The majority of end-stage renal disease including dialysis and kidney transplant patients are men. In contrast, the incidence of chronic kidney disease (CKD) is higher in women compared with men. In this review, we dissect the sex hormone levels and its effects on experimental models and patients with CKD.
Sex hormones are clearly involved in CKD progression to end-stage renal disease (ESRD). A significant reduction in lipid peroxidation as a mechanism of renoprotection has been observed in kidneys of streptozotocin (STZ)-diabetic ovariectomized rats after estradiol administration. Furthermore, a G-protein-coupled estrogen receptor inhibits podocyte oxidative stress maintaining the integrity of the mitochondrial membrane. Sex hormone depletion has been shown to modulate RAS system and protect against kidney injury in the male STZ-diabetic model. In human primary proximal tubular epithelial cells, a proteomic study showed that dihydrotestosterone dysregulated metabolic, suggesting that the deleterious effect of androgens within the kidney maybe related to altered energy metabolism in renal tubules.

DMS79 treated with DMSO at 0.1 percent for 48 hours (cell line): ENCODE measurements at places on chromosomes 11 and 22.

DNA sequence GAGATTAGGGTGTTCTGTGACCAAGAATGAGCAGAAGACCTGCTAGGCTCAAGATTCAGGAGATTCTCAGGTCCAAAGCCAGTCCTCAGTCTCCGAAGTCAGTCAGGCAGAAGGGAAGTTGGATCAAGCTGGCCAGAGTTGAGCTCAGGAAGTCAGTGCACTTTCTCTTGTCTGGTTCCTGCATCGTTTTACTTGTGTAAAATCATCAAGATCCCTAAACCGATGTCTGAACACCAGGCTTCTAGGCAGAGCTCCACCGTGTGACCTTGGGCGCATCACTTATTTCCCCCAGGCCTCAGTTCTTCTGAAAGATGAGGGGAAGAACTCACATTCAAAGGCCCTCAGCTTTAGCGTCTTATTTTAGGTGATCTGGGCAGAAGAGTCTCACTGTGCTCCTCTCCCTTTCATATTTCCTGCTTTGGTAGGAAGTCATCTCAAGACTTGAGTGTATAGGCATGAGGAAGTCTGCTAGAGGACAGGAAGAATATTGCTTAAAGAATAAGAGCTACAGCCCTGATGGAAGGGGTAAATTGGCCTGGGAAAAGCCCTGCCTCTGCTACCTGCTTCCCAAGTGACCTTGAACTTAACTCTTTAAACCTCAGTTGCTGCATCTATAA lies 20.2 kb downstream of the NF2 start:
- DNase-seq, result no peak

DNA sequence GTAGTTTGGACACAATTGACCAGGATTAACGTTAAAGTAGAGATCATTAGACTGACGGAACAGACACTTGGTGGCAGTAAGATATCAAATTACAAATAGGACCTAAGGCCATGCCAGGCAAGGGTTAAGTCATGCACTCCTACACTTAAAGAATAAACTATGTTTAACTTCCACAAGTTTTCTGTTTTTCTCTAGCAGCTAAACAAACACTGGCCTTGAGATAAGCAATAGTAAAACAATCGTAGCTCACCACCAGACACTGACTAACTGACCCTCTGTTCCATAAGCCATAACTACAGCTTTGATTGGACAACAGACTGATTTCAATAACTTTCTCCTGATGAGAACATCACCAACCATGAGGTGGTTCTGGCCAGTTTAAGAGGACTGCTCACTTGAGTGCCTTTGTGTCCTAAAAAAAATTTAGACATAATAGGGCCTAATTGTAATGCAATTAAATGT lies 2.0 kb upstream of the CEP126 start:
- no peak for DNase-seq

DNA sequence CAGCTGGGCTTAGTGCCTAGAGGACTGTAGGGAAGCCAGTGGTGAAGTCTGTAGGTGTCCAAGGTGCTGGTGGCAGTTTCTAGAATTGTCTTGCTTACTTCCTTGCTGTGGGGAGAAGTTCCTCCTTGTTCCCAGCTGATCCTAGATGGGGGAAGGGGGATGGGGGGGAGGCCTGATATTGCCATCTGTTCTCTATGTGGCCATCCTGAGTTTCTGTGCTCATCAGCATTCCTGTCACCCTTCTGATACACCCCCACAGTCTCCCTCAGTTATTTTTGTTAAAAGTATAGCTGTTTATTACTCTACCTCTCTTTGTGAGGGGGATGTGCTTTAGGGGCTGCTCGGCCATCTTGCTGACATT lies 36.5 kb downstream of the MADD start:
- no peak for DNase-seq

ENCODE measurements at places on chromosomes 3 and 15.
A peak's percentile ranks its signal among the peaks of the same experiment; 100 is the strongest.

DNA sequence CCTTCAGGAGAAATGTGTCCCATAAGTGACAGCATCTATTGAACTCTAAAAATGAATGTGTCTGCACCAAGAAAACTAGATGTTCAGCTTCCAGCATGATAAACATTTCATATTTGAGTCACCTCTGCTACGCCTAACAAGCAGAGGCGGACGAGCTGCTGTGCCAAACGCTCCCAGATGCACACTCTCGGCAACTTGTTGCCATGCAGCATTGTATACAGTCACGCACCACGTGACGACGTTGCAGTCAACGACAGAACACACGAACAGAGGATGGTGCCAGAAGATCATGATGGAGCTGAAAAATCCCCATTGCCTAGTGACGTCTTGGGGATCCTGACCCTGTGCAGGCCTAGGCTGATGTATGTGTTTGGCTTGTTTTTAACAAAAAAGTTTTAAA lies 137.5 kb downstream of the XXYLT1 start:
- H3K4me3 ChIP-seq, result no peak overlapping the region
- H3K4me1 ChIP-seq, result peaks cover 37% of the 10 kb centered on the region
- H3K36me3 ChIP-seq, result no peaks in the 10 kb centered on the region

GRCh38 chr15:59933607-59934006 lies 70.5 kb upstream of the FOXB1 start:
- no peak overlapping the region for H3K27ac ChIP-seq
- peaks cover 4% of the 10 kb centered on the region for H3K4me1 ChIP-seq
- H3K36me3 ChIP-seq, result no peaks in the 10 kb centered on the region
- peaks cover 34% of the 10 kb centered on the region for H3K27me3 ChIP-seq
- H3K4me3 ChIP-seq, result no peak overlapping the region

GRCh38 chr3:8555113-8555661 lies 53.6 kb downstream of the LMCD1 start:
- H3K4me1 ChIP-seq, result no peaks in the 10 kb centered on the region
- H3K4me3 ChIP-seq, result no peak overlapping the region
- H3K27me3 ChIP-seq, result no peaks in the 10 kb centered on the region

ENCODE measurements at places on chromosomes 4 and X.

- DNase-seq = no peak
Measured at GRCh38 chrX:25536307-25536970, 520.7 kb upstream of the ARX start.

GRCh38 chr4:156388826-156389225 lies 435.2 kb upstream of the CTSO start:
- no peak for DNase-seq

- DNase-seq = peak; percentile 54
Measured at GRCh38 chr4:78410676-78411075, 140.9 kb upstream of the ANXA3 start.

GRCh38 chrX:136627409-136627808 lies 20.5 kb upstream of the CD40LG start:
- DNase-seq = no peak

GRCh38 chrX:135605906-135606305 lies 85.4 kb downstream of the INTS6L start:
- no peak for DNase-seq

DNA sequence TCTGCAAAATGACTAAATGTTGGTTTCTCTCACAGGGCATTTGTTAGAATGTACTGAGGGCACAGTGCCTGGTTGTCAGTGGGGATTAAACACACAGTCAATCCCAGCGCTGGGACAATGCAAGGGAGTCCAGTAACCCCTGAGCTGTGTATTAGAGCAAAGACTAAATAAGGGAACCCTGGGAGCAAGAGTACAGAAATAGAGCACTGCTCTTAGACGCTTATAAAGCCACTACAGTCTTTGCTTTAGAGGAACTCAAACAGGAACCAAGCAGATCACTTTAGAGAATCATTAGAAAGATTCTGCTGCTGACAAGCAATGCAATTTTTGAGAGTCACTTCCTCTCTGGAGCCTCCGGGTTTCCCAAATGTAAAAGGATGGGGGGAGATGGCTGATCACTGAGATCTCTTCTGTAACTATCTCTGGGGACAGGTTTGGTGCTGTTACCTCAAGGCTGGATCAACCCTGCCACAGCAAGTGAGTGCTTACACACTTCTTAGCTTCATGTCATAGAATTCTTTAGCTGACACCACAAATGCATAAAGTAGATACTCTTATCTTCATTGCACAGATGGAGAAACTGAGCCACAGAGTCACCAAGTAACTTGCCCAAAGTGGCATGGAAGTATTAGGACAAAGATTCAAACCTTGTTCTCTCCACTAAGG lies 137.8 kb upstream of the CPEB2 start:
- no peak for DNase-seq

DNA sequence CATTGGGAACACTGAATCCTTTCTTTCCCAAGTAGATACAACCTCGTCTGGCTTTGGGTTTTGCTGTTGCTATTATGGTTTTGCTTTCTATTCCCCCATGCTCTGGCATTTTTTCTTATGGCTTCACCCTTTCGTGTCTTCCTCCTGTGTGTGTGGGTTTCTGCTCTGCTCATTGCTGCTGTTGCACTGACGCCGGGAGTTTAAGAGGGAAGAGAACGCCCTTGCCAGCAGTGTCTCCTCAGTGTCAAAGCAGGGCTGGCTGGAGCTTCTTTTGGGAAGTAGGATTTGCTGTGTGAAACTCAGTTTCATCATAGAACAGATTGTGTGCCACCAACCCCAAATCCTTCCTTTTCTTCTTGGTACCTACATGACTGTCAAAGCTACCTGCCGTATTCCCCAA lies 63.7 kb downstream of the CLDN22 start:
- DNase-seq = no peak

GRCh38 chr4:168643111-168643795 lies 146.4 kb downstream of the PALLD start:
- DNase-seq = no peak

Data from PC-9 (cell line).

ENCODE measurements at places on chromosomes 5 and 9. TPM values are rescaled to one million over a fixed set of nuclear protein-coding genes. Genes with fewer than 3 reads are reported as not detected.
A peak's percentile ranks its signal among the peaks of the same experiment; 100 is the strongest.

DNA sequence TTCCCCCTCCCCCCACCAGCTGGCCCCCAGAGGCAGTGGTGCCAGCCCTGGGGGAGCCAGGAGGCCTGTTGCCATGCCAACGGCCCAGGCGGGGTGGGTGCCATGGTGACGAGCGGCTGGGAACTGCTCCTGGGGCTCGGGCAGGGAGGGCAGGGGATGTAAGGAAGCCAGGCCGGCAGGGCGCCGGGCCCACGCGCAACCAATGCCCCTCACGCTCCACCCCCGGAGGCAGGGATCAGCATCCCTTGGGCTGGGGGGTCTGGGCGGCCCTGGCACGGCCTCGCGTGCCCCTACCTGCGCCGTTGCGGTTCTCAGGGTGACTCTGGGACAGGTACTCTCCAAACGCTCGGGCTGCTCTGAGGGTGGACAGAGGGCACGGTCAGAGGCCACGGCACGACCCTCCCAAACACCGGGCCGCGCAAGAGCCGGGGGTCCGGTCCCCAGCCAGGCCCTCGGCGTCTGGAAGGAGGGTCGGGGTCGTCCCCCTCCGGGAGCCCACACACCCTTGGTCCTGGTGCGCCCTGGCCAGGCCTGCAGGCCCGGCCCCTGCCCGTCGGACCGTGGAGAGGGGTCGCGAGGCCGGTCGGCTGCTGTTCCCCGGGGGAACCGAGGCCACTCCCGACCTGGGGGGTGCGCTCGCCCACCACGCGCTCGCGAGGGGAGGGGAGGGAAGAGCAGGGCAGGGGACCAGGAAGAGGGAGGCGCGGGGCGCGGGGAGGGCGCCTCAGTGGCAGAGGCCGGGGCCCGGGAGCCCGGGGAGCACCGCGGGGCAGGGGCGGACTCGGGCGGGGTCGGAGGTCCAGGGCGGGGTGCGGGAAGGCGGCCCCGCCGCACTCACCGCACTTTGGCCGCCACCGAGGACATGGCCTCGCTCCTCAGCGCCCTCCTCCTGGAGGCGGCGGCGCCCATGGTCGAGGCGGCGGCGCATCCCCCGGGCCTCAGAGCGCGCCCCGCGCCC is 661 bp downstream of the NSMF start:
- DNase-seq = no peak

Male gender is associated with worse CKD progression and this fact may be ascribed to sex hormone. Although male hormones exert a deleterious effect in terms of increasing oxidative stress, activating RAS system, and worsening fibrosis within the damaged kidney, female hormones exert a renoprotective effect.
aUnit for Detection and Treatment of Atherothrombotic Diseases, Experimental Nephrology Laboratory, Arnau de Vilanova University Hospital, Biomedical Research Institute of Lleida, Spanish Research Network for Renal Diseases (RedInRen. ISCIII), Lleida
bNephrology Research Group, Vall d’Hebron Research Institute (VHIR)
cNephrology Department, Hospital Universitari Vall d’Hebron, Barcelona, Spain
Correspondence to María José Soler, Romeo, Servicio de Nefrología, Hospital General Universitari Vall d’Hebron, Universitat Autònoma de Barcelona, Barcelona, Spain. Tel: +34 934 89 30 00; e-mail: email@example.com